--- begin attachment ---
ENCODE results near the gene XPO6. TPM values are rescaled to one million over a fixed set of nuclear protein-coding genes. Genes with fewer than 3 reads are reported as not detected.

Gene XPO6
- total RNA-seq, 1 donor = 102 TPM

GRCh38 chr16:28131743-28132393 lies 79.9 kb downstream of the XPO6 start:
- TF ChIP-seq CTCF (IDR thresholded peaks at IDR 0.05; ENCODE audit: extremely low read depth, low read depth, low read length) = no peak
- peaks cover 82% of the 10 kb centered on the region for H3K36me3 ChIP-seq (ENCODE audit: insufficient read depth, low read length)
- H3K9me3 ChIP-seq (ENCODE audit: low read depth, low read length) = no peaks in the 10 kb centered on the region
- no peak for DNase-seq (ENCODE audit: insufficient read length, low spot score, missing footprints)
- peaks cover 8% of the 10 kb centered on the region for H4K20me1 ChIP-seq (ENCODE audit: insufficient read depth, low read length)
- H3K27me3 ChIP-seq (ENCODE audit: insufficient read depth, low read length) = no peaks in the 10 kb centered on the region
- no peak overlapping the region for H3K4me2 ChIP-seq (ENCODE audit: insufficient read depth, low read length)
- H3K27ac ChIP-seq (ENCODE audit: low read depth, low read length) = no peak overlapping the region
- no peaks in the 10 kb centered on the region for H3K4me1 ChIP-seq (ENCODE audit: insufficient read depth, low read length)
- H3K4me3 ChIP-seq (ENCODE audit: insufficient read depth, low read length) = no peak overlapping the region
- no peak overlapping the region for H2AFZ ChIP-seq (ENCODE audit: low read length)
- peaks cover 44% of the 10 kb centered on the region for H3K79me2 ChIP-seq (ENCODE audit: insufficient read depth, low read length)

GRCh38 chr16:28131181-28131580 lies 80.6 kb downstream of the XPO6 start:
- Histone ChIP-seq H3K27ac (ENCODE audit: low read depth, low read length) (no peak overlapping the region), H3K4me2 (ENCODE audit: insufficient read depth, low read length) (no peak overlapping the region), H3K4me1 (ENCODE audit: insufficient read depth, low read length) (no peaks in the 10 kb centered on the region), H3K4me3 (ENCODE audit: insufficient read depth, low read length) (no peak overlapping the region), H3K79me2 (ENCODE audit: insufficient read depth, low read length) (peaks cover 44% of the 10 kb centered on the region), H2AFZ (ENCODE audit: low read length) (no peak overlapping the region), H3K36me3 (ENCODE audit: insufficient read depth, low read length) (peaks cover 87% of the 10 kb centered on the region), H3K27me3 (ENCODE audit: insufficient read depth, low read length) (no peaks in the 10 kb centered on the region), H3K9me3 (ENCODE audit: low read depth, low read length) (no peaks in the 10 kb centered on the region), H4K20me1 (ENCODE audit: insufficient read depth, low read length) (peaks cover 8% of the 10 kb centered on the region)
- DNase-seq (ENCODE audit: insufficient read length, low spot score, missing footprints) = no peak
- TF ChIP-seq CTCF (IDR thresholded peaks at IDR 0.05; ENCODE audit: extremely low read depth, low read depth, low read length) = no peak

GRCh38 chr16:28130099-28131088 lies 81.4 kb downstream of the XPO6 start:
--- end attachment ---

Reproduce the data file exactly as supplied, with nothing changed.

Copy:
ENCODE results near the gene XPO6. TPM values are rescaled to one million over a fixed set of nuclear protein-coding genes. Genes with fewer than 3 reads are reported as not detected.

Gene XPO6
- total RNA-seq, 1 donor = 102 TPM

GRCh38 chr16:28131743-28132393 lies 79.9 kb downstream of the XPO6 start:
- TF ChIP-seq CTCF (IDR thresholded peaks at IDR 0.05; ENCODE audit: extremely low read depth, low read depth, low read length) = no peak
- peaks cover 82% of the 10 kb centered on the region for H3K36me3 ChIP-seq (ENCODE audit: insufficient read depth, low read length)
- H3K9me3 ChIP-seq (ENCODE audit: low read depth, low read length) = no peaks in the 10 kb centered on the region
- no peak for DNase-seq (ENCODE audit: insufficient read length, low spot score, missing footprints)
- peaks cover 8% of the 10 kb centered on the region for H4K20me1 ChIP-seq (ENCODE audit: insufficient read depth, low read length)
- H3K27me3 ChIP-seq (ENCODE audit: insufficient read depth, low read length) = no peaks in the 10 kb centered on the region
- no peak overlapping the region for H3K4me2 ChIP-seq (ENCODE audit: insufficient read depth, low read length)
- H3K27ac ChIP-seq (ENCODE audit: low read depth, low read length) = no peak overlapping the region
- no peaks in the 10 kb centered on the region for H3K4me1 ChIP-seq (ENCODE audit: insufficient read depth, low read length)
- H3K4me3 ChIP-seq (ENCODE audit: insufficient read depth, low read length) = no peak overlapping the region
- no peak overlapping the region for H2AFZ ChIP-seq (ENCODE audit: low read length)
- peaks cover 44% of the 10 kb centered on the region for H3K79me2 ChIP-seq (ENCODE audit: insufficient read depth, low read length)

GRCh38 chr16:28131181-28131580 lies 80.6 kb downstream of the XPO6 start:
- Histone ChIP-seq H3K27ac (ENCODE audit: low read depth, low read length) (no peak overlapping the region), H3K4me2 (ENCODE audit: insufficient read depth, low read length) (no peak overlapping the region), H3K4me1 (ENCODE audit: insufficient read depth, low read length) (no peaks in the 10 kb centered on the region), H3K4me3 (ENCODE audit: insufficient read depth, low read length) (no peak overlapping the region), H3K79me2 (ENCODE audit: insufficient read depth, low read length) (peaks cover 44% of the 10 kb centered on the region), H2AFZ (ENCODE audit: low read length) (no peak overlapping the region), H3K36me3 (ENCODE audit: insufficient read depth, low read length) (peaks cover 87% of the 10 kb centered on the region), H3K27me3 (ENCODE audit: insufficient read depth, low read length) (no peaks in the 10 kb centered on the region), H3K9me3 (ENCODE audit: low read depth, low read length) (no peaks in the 10 kb centered on the region), H4K20me1 (ENCODE audit: insufficient read depth, low read length) (peaks cover 8% of the 10 kb centered on the region)
- DNase-seq (ENCODE audit: insufficient read length, low spot score, missing footprints) = no peak
- TF ChIP-seq CTCF (IDR thresholded peaks at IDR 0.05; ENCODE audit: extremely low read depth, low read depth, low read length) = no peak

GRCh38 chr16:28130099-28131088 lies 81.4 kb downstream of the XPO6 start: